It's time for the annual Modern Language Association convention, this year in Chicago, and this year with somewhat favorable travel weather.  A Chronicle of Higher Education report on the convention devotes its first few paragraphs to developments at the convention that appear to be only peripherally related, if at all, to language.  Read on, though, and you see that the organizational rot began long ago.
It’s important to note that the potential for controversy at this year’s MLA is nothing new. Over the years we’ve seen numerous motions and actions planned on thorny issues, from diversifying the profession to defending the rights of graduate students to participate in unions. Some have produced results; others have fizzled.

In 1968, an upstart group of grad students and young professors protested the MLA’s generally apolitical nature, eventually elevating two members of their ranks to the MLA presidencies in the early ‘70s. Later that decade, women and minority scholars decried the MLA for its perceived elitism, sexism and lack of diversity.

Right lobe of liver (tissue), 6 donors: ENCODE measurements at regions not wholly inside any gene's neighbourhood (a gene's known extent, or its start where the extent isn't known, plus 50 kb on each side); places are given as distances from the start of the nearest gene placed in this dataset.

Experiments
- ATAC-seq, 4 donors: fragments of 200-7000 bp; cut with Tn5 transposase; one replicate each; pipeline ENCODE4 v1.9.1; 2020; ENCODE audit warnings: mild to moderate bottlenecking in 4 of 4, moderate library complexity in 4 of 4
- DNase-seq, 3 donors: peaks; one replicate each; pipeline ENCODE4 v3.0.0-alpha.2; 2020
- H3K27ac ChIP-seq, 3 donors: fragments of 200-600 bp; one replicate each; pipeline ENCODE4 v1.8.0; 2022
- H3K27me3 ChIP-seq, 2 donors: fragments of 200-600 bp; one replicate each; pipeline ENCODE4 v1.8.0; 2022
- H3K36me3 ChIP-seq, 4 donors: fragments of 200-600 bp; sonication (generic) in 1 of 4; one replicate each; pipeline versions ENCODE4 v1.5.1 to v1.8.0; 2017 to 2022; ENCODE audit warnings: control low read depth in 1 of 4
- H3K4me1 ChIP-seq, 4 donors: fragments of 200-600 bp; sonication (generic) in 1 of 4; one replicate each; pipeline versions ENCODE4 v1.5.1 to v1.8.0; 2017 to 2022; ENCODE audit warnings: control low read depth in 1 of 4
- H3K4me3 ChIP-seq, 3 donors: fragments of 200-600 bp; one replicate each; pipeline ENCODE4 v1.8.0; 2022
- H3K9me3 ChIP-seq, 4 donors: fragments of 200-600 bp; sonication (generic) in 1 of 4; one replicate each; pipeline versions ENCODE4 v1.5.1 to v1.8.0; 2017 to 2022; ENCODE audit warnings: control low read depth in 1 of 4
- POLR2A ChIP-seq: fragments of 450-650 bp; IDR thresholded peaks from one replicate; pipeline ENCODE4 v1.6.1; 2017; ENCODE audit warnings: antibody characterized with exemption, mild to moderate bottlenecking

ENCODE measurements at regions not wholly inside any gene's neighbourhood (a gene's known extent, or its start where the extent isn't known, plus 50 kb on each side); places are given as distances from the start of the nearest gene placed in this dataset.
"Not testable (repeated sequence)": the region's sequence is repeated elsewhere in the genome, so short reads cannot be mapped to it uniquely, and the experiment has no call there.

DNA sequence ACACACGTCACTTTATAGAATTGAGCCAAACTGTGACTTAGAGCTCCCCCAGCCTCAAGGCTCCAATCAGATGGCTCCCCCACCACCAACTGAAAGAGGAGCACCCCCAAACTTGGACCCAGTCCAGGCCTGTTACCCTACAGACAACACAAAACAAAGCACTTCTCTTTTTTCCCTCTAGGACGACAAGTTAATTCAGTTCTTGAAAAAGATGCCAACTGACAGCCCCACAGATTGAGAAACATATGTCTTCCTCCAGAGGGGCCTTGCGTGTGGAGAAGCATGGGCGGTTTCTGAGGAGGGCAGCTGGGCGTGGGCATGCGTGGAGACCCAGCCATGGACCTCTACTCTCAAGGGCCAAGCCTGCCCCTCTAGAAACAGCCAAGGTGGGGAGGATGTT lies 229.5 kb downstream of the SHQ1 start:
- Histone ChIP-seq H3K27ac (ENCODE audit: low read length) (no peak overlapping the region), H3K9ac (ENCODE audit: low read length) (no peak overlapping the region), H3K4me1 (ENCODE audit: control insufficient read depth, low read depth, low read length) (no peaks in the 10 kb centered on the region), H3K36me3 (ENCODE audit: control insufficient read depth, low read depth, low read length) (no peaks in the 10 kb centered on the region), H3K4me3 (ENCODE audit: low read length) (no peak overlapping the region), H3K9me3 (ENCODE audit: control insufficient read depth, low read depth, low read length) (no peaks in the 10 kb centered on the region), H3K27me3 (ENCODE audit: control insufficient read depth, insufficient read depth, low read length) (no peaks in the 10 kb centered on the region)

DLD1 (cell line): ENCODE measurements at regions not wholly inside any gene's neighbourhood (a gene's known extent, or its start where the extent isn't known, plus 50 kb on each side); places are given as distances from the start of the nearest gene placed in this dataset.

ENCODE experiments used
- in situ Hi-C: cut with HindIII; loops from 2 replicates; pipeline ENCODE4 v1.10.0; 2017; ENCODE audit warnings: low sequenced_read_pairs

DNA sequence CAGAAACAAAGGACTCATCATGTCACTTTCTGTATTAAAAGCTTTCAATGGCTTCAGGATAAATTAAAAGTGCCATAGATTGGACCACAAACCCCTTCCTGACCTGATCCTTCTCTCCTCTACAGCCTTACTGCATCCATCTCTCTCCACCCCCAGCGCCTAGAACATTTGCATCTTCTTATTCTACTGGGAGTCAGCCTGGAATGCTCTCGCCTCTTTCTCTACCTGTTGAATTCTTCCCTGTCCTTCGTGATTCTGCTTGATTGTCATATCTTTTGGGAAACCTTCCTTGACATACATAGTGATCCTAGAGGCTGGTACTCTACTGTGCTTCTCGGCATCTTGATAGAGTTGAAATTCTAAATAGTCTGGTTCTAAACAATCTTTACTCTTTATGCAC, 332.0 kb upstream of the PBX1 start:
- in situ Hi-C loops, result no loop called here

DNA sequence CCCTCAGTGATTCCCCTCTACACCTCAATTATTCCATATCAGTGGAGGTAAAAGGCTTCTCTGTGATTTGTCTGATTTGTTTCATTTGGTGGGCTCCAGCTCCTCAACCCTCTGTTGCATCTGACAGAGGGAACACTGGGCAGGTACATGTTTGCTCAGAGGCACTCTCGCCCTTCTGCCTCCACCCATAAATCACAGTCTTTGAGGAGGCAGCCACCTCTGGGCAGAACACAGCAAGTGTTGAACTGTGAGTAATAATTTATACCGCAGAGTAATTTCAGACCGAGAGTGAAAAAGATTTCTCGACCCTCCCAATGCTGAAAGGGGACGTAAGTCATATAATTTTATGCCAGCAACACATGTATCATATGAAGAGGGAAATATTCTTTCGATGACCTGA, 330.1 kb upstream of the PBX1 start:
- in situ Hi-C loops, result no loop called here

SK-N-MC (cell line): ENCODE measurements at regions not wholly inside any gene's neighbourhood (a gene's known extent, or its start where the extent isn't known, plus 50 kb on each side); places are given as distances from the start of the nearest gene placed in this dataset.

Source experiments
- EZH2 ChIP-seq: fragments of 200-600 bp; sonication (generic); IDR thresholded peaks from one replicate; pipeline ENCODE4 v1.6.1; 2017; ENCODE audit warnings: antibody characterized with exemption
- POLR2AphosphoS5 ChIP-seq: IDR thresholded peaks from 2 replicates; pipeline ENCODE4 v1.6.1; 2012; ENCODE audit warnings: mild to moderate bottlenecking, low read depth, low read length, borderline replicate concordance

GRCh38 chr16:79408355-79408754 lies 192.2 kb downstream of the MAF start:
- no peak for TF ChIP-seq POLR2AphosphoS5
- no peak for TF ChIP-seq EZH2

The discontent amped up in the early 1990s over the lack of academic jobs.
Two score and six years of agitation, the identity politics grievance mongers metastasize from their area studies departments to take over much of higher education, the trendy radicalism of much of higher education proves to be ineffective either in the classroom or in the street, higher education fails its market tests, and these people wonder about the lack of academic jobs?  At Commentary, Jonathan Marks asks, "Will the MLA Resolve to Discredit Itself?"  It's about an association vote to boycott Israel -- or something -- that has little or nothing to do with language.  By its own actions, the association, or the discipline, or those parts of higher education that test p.c. positive, have discredited themselves years ago.  But in the view of some revolutionaries, the existing association is insufficiently revolutionary.  Thus a shadow conference, "Resisting Vulnerable Times," is in order.
In accordance with the nascent status of the project, we welcome submissions for panels, presentations, workshops, and other session proposals that take up the numerous and intersectional issues that arise from the living, working, and raising families in higher education, including perspectives on race, class, ethnicity, gender, gender identity, sexual orientation and ability.
We have much to look forward to.

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